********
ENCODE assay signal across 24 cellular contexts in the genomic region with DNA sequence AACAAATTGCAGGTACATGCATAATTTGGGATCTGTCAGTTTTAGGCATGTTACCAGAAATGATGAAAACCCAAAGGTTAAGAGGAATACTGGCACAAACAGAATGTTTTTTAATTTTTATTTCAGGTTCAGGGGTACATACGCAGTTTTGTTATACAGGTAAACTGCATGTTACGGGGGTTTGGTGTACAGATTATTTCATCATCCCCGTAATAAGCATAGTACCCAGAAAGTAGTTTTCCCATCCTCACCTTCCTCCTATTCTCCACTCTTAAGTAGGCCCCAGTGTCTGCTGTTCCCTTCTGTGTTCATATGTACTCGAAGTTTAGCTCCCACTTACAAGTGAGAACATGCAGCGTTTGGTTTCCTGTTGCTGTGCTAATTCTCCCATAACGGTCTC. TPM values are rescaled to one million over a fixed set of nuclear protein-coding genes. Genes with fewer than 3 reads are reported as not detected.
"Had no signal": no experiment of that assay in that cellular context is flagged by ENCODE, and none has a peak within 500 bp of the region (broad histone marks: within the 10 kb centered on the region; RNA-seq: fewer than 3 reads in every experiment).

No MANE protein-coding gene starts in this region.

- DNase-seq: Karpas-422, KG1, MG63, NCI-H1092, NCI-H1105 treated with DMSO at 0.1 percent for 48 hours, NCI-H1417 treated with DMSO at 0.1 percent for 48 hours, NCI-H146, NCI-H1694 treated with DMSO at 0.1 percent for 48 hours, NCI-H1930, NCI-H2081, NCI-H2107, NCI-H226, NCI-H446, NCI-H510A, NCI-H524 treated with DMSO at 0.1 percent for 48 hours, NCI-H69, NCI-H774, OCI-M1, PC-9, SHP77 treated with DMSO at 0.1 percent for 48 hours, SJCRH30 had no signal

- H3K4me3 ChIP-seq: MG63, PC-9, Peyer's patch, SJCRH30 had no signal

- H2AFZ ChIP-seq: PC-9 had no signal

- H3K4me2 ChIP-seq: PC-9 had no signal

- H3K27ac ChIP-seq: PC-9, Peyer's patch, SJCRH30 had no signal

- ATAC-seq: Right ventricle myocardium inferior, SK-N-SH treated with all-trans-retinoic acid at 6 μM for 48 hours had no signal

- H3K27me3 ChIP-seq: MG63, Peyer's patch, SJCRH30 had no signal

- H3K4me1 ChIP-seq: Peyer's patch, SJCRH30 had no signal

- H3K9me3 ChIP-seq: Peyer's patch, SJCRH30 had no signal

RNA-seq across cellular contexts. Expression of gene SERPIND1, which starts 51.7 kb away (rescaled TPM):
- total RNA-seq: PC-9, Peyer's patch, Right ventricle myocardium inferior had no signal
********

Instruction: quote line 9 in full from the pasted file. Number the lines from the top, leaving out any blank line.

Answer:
- ATAC-seq: Right ventricle myocardium inferior, SK-N-SH treated with all-trans-retinoic acid at 6 μM for 48 hours had no signal